Down to Earth Experience with Amur tigers in Siberia showed how translocated tigers tended to move towards human habitations and trigger conflict.The present exercise has gone in for the soft release option-shifting the animals first to an enclosure -to counter this factor.

But keeping a big cat far too long inside an enclosure to numb its homing tendencies involves other risks. The first male translocated to Sariska was put on a goat diet-the forest staff cannot legally capture wild prey to feed the tiger-and too many easy kills inside the rather small enclosure might affect its prey preference permanently.

The IAF helicopter (first page) that brought the new male inhabitant of Sariska circled on air for a while. Soon after landing, foresters got busy receiving the big cat and transferring it to the truck that reached it to its new habitat (below)
Down to Earth
In such a scenario, the tiger would target livestock once let out of the enclosure. One solution would be to feed it skinned meat of livestock, but purists may consider that an attempt to numb the tiger's preying instinct.

All these factors make the duration of the tiger's stay inside the enclosure tricky--long enough to make it forget its lost territory in Ranthambhore, but short enough to keep its natural preference for wild prey alive. The field staff will have to take a chance and hope they get the timing just right.

It is true, the forest department needs some luck with the biological aspects of this experiment, but it cannot escape the responsibility for leaving too much to chance. The Centre's approval for the translocation plan came with certain riders. But the state has managed to push ahead with the plan without bothering to meet these pre-conditions. Consider the ground realities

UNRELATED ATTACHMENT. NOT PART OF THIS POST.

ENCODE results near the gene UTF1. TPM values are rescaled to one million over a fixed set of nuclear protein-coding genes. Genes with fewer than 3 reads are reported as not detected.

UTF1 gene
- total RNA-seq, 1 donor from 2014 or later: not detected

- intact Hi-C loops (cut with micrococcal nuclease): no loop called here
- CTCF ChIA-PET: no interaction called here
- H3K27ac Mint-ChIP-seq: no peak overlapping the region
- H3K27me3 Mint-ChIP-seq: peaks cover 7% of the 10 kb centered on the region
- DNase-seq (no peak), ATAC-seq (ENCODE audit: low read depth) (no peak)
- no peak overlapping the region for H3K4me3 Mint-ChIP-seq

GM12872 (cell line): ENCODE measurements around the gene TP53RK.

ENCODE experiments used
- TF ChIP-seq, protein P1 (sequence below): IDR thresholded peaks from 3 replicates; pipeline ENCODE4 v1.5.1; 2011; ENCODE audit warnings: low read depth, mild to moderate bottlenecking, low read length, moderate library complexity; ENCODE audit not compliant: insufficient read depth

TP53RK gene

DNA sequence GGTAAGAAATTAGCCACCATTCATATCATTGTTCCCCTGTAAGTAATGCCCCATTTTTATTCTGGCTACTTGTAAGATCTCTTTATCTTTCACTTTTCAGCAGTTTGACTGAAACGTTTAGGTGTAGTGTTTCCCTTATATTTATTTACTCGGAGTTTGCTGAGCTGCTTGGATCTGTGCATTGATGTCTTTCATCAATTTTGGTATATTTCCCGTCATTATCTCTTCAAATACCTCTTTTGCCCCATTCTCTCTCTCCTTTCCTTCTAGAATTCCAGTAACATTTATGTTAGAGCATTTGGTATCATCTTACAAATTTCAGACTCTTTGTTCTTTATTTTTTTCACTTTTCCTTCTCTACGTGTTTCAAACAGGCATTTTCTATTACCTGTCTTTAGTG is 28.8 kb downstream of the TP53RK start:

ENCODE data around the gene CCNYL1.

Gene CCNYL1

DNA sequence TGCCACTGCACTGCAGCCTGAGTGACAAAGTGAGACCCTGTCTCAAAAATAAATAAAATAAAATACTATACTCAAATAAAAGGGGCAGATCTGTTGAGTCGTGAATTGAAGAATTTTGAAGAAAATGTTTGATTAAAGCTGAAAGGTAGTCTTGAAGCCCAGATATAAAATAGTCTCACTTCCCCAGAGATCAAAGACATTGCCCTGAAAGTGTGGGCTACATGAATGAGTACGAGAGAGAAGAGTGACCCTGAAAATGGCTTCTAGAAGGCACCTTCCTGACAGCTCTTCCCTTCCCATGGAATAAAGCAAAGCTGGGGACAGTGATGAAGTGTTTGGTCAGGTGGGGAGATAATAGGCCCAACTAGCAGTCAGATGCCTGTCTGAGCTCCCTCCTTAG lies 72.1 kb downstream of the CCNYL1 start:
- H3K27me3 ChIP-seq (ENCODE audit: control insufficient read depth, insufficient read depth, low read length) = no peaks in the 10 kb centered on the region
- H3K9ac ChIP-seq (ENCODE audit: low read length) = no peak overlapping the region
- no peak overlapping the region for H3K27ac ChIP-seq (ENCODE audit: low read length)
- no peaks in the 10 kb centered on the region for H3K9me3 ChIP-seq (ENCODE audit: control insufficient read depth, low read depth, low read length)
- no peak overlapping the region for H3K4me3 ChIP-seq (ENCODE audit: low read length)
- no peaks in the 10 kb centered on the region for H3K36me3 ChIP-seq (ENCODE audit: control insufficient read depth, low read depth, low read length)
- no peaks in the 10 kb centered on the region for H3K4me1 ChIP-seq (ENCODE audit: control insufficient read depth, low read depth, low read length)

Down to Earth Of the four strategically located forest villages--Kankwari, Kraska, Umri and Bagani--that had to be shifted before any tiger could be released here, only Bagani, the smallest of the lot in terms of population and, therefore, impact on the wildlife, has been relocated so far. The Centre had sanctioned Rs 19.2 crore for the villagers of Umri and Kankwari, but the high-handedness of top state officials has delayed the building of trust among villagers.

Down to Earth Pilgrim traffic to the Hanuman temple deep inside the reserve still flows unregulated. Free entry and unrestricted vehicular movement makes forest roads a free-for-all every Tuesday and Saturday.

Down to Earth The decision to divert heavy traffic from the state highway that cuts through the reserve is hanging fire in the face of stiff resistance from local pressure groups.

Down to Earth Though some of the staffers responsible for conceding all of Sariska's tigers to poachers four years ago have been shunted out, many of them continue to serve at Sariska. And, to quote a top officer at the reserve, "forget ground monitoring, there is not enough staff for vip duties".

But Sariska may grab its last chance at redemption yet, provided the state government gets its act together and honours its commitment to secure the habitat. Four years ago, Sariska crafted an extinction that went beyond the worst doomsayer's predictions. If it fails now, the tragedy won't be of just another opportunity lost, but of a realization that not even the country's biggest conservation tragedy could stop us from repeating the same mistakes.

Jay Mazoomdaar is an independent journalist. He broke the Sariska story in January 2005 (With inputs from Chandu Sharma in Ranthambhore)